Friday, March 19, 2010



Last night I made it back to Broadway for the first time in a year and a half. And for what a knockout of a show.


This posting will be brief because my brain isn't doing its job of accessing words very well after staying up so late, and because I don't have much time to devote to it. Don't let brevity mislead you, however. Fela! is a night of musical theater like none other I've ever experienced. It merits a lengthy concatenation of superlatives leaping from the music to the musicians to the singers to the choreography to the dancers to the set and lighting design to the story to the politics. All of it, every aspect of this triumphant production, knocked my socks off.

Fela! is based on the life and career of the Nigerian composer/musician/singer/activist Fela Anikulapo Kuti, who in the 1970s created the Afrobeat music movement and went on to become a major force in the Pan-Africanist left. His mother Funmilayo Ransome-Kuti was a leader in the struggle against British colonialism and also in the women's movement. The musical depicts all of this--Fela's music, politics, and his mother's role and influence on the nation and on him--with great passion and equally great artistry.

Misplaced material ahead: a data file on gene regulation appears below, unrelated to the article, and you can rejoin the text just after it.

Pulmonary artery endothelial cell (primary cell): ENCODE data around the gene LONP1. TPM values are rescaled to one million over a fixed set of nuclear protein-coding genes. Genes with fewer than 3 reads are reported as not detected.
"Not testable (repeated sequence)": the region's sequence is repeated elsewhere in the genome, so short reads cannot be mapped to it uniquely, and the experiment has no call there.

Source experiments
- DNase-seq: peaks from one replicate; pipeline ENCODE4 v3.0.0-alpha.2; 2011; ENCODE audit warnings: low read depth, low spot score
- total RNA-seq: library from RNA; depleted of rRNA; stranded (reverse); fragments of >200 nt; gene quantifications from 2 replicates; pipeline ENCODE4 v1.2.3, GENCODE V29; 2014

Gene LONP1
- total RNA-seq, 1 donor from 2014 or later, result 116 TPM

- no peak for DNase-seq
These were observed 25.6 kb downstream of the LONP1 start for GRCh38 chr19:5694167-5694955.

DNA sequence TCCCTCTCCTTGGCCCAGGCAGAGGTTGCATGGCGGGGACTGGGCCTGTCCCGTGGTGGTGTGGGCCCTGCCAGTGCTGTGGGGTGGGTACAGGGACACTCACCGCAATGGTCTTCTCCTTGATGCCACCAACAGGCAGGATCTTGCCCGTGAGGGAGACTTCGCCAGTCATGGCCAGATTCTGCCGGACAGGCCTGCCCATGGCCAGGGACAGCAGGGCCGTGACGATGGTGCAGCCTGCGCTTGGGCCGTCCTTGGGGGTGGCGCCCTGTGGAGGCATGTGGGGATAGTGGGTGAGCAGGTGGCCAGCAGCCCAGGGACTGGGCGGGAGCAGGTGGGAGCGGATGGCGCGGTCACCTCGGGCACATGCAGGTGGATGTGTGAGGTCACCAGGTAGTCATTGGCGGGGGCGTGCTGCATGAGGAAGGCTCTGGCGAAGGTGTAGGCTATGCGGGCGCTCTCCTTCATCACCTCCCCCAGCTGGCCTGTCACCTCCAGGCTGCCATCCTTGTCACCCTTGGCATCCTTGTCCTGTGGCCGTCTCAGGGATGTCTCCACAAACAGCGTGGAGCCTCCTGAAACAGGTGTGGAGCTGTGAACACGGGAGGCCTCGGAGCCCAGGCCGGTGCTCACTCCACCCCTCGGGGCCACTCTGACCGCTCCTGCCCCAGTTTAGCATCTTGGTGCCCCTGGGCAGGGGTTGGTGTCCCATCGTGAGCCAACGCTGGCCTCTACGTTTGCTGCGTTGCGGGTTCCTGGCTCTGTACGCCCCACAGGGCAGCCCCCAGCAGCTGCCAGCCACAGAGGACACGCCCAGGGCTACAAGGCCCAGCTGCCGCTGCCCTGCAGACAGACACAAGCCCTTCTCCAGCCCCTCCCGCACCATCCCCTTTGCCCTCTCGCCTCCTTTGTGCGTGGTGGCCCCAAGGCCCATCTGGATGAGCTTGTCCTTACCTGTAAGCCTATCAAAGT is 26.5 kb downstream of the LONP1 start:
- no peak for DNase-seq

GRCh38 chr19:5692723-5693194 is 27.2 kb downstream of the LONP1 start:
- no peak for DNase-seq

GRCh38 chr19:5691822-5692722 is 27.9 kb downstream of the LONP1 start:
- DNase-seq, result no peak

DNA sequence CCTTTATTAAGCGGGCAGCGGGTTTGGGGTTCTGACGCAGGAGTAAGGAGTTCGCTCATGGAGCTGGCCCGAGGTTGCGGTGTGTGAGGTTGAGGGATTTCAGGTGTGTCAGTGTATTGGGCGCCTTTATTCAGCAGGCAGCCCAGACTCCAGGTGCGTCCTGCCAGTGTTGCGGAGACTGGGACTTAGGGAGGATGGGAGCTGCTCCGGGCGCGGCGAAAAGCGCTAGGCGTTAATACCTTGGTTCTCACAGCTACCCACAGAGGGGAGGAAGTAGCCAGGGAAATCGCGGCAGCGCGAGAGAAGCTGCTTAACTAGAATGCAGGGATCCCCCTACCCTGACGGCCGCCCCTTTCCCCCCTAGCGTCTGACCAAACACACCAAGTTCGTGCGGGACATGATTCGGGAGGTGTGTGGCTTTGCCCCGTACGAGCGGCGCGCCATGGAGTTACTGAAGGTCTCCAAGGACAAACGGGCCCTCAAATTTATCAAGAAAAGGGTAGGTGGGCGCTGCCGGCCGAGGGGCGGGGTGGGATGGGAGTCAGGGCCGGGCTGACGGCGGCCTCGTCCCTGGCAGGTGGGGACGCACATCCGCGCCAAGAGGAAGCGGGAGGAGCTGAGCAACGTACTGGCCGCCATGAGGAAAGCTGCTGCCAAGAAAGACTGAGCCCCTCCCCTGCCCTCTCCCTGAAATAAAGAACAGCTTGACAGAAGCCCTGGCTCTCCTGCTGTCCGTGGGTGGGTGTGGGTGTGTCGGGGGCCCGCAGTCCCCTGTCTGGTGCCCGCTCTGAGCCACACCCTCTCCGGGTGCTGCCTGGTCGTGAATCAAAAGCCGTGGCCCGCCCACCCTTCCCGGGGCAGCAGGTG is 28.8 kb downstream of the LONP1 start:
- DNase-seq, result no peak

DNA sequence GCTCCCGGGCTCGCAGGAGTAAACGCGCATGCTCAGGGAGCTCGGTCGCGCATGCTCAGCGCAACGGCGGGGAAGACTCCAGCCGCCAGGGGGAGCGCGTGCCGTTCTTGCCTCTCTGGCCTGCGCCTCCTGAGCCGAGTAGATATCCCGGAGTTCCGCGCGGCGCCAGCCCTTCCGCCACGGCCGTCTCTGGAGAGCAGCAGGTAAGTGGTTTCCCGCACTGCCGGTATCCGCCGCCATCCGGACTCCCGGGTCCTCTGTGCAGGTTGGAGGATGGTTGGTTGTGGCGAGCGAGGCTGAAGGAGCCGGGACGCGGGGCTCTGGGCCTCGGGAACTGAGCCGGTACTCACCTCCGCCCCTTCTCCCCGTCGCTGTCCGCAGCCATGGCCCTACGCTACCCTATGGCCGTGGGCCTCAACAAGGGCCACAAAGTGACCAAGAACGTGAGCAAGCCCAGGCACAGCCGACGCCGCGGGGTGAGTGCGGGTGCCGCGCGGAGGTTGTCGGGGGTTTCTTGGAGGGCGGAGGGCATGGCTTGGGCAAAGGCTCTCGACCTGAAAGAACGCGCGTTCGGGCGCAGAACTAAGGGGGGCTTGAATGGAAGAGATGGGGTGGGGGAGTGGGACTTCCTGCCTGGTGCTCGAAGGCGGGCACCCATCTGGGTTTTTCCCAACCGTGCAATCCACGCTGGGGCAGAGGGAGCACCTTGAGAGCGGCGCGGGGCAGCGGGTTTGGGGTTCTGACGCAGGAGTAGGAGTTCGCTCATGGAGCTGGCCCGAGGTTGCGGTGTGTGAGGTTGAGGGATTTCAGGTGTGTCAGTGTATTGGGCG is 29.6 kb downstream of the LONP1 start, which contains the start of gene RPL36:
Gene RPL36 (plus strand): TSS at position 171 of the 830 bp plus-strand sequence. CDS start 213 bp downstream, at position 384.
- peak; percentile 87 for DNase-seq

I am now officially in awe of Bill T. Jones. I've long admired his work as a choreographer and dancer. He not only choreographed--and brilliantly, including, Read Red friends, a dance number having to do with books and reading, the dancers brandishing books as political weapons--but also wrote and directed this show. What an achievement. What a contribution.